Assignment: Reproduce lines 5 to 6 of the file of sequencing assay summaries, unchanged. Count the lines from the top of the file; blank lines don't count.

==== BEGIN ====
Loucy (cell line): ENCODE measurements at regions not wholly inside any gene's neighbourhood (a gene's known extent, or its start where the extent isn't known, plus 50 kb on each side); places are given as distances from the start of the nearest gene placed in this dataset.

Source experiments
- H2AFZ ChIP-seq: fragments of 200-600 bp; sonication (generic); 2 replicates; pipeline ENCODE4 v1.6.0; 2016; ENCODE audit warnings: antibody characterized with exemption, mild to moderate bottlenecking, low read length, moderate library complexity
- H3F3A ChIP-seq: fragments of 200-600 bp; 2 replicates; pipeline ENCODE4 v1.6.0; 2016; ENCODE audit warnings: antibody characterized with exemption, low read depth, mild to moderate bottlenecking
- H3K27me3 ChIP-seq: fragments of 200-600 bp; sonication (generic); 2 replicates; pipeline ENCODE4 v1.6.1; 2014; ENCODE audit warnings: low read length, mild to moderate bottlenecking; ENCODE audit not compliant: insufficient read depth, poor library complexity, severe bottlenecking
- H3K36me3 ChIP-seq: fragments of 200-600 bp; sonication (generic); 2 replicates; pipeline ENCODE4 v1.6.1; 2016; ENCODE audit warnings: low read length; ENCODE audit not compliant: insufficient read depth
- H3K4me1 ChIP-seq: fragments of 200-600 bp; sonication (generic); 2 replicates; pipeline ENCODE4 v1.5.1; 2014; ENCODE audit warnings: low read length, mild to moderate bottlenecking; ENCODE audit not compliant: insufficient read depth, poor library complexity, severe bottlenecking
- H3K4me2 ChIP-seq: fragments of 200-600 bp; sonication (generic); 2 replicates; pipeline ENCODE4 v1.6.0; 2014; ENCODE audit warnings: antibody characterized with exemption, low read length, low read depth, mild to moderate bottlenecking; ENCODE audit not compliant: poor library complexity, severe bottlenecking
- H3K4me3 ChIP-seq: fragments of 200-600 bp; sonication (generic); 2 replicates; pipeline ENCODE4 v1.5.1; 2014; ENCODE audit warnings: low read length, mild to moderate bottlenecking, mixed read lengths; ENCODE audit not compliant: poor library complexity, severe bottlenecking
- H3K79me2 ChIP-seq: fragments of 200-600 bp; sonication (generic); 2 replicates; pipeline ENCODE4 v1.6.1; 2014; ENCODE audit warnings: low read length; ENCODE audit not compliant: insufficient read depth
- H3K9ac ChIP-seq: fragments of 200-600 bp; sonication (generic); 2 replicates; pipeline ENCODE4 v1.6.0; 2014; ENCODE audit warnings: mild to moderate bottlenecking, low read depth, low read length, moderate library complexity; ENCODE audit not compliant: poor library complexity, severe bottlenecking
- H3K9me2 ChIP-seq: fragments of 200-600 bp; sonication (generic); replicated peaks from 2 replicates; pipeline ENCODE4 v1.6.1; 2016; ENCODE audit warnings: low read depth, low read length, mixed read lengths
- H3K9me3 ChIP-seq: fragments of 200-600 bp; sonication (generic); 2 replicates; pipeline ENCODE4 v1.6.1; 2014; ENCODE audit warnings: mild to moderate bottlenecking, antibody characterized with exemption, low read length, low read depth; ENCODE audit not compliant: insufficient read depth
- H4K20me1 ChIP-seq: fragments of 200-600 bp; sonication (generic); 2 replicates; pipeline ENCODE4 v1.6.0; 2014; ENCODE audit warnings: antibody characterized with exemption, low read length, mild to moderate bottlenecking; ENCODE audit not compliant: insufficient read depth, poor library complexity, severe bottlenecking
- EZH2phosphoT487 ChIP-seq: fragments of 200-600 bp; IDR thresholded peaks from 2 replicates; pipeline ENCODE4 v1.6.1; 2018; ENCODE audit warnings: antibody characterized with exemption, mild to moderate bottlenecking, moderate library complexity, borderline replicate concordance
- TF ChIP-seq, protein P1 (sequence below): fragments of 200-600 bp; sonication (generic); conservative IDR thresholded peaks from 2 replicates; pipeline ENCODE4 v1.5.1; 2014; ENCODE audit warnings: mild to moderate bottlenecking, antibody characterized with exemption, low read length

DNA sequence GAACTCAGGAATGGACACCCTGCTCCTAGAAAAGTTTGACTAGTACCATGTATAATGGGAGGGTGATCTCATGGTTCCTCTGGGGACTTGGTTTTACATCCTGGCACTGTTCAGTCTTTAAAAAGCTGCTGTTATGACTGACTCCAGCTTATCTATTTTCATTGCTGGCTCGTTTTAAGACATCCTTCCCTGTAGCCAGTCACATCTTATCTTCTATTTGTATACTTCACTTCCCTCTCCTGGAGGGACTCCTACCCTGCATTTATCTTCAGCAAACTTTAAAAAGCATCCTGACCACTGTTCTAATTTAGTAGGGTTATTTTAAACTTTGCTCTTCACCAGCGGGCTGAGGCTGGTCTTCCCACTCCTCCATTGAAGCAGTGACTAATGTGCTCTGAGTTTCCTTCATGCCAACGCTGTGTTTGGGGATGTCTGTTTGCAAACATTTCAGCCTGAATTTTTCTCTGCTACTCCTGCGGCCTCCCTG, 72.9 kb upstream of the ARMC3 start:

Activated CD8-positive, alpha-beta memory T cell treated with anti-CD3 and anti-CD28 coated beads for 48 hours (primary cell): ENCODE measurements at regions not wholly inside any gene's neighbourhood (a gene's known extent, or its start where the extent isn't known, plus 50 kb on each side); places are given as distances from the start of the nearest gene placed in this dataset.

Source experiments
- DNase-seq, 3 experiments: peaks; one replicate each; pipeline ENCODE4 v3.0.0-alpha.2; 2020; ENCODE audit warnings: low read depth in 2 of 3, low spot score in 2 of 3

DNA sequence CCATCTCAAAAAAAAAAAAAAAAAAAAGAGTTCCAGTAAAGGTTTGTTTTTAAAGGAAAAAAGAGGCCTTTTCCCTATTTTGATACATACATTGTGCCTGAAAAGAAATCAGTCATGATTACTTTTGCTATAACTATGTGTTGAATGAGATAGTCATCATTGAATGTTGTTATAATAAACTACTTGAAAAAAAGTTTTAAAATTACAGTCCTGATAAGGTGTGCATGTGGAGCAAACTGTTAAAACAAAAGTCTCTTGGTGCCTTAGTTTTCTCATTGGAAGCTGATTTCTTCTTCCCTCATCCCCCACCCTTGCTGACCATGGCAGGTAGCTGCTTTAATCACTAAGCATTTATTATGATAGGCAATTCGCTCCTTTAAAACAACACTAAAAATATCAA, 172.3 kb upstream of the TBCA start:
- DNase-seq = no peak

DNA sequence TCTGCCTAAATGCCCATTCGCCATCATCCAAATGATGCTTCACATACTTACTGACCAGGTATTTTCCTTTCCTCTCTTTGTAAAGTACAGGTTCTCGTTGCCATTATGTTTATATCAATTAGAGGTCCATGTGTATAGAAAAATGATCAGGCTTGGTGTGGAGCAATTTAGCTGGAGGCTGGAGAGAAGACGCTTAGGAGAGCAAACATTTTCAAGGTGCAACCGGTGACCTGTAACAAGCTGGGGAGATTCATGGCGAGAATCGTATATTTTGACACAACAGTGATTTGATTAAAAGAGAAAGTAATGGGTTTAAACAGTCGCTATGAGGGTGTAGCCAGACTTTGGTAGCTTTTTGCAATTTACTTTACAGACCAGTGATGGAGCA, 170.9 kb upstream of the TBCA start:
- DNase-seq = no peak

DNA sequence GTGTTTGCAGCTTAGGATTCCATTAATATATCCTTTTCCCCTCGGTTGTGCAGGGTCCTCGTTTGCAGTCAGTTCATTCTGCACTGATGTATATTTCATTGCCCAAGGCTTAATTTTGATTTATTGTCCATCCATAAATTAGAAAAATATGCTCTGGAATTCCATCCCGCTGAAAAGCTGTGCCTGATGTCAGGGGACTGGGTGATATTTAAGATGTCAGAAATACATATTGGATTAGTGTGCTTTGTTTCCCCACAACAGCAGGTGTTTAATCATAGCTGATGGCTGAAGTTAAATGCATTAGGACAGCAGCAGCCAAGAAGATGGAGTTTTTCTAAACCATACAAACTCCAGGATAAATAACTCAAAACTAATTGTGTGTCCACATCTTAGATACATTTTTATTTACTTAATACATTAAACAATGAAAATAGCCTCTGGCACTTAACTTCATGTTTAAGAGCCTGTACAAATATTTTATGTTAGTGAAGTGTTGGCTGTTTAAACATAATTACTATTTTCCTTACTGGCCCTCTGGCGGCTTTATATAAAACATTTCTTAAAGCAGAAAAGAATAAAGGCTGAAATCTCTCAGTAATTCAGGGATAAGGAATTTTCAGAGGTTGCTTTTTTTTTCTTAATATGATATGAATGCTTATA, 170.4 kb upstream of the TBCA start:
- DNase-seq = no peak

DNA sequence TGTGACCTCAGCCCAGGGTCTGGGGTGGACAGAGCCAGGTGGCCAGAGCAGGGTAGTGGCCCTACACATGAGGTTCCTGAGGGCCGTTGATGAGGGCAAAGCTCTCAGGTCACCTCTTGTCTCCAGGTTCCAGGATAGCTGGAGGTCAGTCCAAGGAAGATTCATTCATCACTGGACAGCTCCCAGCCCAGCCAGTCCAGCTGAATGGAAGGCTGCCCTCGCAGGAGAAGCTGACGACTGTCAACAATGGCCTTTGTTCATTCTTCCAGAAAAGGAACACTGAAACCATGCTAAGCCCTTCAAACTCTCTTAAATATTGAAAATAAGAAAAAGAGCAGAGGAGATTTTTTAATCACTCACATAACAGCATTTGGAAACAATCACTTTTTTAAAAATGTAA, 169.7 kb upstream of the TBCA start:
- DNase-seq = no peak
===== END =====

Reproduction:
- H3K27me3 ChIP-seq: fragments of 200-600 bp; sonication (generic); 2 replicates; pipeline ENCODE4 v1.6.1; 2014; ENCODE audit warnings: low read length, mild to moderate bottlenecking; ENCODE audit not compliant: insufficient read depth, poor library complexity, severe bottlenecking
- H3K36me3 ChIP-seq: fragments of 200-600 bp; sonication (generic); 2 replicates; pipeline ENCODE4 v1.6.1; 2016; ENCODE audit warnings: low read length; ENCODE audit not compliant: insufficient read depth